Pioneering female aviator Amelia Earhart has been back in the news lately. It’s a good time, we figured, to explore her fascinating history with cars.
Aviatrix and pop culture hero Amelia Earhart has never been far from America’s consciousness, and recently she was thrust back into the center spotlight by a new theory raised about her tragic disappearance over the Pacific in 1937. The theory proved to have some problems and the mystery remains unsolved, it would seem. But this is still a good time, in our view anyway, to explore Earhart’s long and colorful history with automobiles.
Always fascinated by aviation, Earhart liked to say she learned to fly an airplane before she learned to drive a car. In 1923, she and her mother were planning a move from California to Boston, and she found the idea of a long train trip so boring that instead she purchased a new Kissel Gold Bug Speedster—one of the hottest cars on the road. The bright yellow sports car, which she nicknamed “Kizzle” and “The Yellow Peril,” still exists today at the Forney Museum of Transportation in Denver. The rare photo above shows Earhart and the Kizzle with an enthusiastic gang of schoolchildren.
For the introduction of its new aviation-themed Terraplane brand, in 1932 the Hudson Motor Car Company selected Earhart as its celebrity spokesperson. Tall, thin, and athletic, not unlike another famous aviator, the lady flyer was at that moment one of America’s most popular personalities. In July she was the star of a huge rally at the Hudson plant in Detroit introducing the new line, where she christened the first Terraplane off the assembly line with a bottle of champagne. Here she is with a 1933 Terraplane 8 convertible.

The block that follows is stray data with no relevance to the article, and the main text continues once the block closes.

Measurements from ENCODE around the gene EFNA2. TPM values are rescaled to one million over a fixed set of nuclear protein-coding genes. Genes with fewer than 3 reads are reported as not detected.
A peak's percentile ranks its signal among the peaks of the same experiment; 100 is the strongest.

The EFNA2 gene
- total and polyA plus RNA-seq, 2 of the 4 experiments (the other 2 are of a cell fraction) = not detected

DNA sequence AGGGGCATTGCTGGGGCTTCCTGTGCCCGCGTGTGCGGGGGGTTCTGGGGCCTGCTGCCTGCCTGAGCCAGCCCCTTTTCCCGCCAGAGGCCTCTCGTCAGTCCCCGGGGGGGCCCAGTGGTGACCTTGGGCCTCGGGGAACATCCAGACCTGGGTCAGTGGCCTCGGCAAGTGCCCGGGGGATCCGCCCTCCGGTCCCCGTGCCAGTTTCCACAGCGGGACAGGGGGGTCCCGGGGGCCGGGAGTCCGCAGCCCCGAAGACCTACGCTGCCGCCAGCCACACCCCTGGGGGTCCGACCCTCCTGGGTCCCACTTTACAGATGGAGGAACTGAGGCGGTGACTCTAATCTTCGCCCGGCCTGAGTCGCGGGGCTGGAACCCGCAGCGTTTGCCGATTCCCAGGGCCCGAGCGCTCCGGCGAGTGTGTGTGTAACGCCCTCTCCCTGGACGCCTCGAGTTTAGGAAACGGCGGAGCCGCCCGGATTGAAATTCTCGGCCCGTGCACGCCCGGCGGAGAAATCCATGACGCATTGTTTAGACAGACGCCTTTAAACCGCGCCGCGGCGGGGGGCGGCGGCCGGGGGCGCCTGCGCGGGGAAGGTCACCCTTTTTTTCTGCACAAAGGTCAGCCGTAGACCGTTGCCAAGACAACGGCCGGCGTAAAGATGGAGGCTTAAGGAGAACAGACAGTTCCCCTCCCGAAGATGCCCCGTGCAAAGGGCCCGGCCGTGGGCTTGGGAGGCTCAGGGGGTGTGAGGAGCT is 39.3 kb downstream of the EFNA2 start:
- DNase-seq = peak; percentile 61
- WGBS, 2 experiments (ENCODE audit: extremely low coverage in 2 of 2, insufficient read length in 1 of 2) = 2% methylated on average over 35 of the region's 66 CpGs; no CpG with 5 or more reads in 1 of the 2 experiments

The association with Hudson’s Terraplane line continued for years, virtually the life of the brand (1933-1937) it appears. Above, Earhart is shown with a 1936 Terraplane Custom Six Coupe. Other celebrity endorsers of the Terraplane included aviation pioneer Orville Wright. Terraplane’s slogan was, “On the sea that’s aquaplaning, in the air that’s aeroplaning, but on the land, in the traffic, on the hills, hot diggity dog, that’s Terraplaning!”
Other familiar images of Earhart include these shots, above and below, of the pilot posing with a 1936 Cord 810 Phaeton. The Cord was reportedly owned by her husband, publisher George Putnam (whose many credits included Charles Lindbergh’s runaway best seller, We). This may have been an arrangement to protect her Terraplane association. That’s our guess, anyway.
The Cord was painted a special light blue Earhart called Eleanor Blue in honor of her friend, First Lady Eleanor Roosevelt. Of course, also shown in these photos is Earhart’s Lockheed Electra 10E Special, the aircraft she was flying when she and navigator Fred Noonan were declared missing near Howland Island in the Central Pacific on July 2, 1937.